The Fast Lane in the Information Age is no place for charlatans. This is not the place to "fake it 'til you make it." In the Information Age, you must be who you say you are, or anonymity will be permanent. Why is this so?
In 1992, when the Internet was in its infancy, I asked a colleague to explain how this phenomenon works. This was during the age of proprietary networks -- before open systems became a way of life. He explained the Internet this way:
"The Internet is an amorphous blob of people, held together only by the kindness of strangers."
In fast lane, you only have one chance to make a good first impression, and the participants are able to unmask the fakers quite rapidly. So, you must "be who you say you are" or your 15 minutes of fame will be reduced to 15 seconds. The viral nature of this lane is such that one can become instantly famous, or instantly kicked to the curb. Word spreads fast either way. To sustain your success and keep up, you must "be real."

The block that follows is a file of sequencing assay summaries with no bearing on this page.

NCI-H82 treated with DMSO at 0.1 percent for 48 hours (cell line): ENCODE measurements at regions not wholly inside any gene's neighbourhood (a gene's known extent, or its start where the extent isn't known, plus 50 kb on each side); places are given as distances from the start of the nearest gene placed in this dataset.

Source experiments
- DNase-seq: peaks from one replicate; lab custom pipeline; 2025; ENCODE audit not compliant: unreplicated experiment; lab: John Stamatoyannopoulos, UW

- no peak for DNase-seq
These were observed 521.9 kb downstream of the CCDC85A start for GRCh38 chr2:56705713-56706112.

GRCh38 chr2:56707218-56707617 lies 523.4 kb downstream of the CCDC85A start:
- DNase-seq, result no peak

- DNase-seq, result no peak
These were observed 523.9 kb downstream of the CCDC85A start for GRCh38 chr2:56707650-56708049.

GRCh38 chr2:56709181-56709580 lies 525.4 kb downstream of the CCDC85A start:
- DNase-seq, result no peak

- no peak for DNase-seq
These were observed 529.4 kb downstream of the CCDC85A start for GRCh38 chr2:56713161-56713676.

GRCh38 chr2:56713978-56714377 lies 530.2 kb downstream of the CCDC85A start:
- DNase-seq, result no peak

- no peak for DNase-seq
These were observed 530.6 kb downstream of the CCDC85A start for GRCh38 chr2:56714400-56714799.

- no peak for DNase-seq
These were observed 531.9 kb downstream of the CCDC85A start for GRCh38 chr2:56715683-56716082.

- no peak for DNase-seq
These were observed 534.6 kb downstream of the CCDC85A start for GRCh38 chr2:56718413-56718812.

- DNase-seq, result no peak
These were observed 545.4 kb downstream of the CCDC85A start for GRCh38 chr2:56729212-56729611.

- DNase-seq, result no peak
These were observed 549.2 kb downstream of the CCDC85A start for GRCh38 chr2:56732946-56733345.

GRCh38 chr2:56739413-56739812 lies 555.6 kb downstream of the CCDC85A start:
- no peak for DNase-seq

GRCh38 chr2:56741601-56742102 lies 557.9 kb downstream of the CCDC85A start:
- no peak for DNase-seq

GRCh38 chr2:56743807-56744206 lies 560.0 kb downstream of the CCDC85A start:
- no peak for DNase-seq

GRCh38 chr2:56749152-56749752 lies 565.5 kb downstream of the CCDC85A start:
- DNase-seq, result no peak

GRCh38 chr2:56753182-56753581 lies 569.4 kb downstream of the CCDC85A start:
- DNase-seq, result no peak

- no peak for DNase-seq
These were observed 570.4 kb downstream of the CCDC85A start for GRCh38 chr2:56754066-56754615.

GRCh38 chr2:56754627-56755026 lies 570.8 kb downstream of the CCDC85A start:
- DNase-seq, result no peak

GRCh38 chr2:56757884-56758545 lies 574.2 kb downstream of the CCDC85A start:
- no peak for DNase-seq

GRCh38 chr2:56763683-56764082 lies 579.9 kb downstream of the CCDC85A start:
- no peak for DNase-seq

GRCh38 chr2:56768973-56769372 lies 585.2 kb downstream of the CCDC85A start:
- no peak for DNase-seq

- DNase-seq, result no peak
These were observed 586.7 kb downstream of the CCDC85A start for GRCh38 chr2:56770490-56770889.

In popular culture, "being real" is a social acceptance criteria that reduces the participants to the lowest common denominator. In the fast lane, just the opposite is true. Being real elevates participants to their highest potential. You must keep up with the complexity of the technology, deal with strangers honestly, and "never take advantage of your friends and connections."
In the fast lane, you will meet many virtual contacts whose faces you will never see, but whose trust is vital to your success. The prime directive is "Never lie to strangers."
In this lane, "You must be who you say you are."
CEO, iZania LLC
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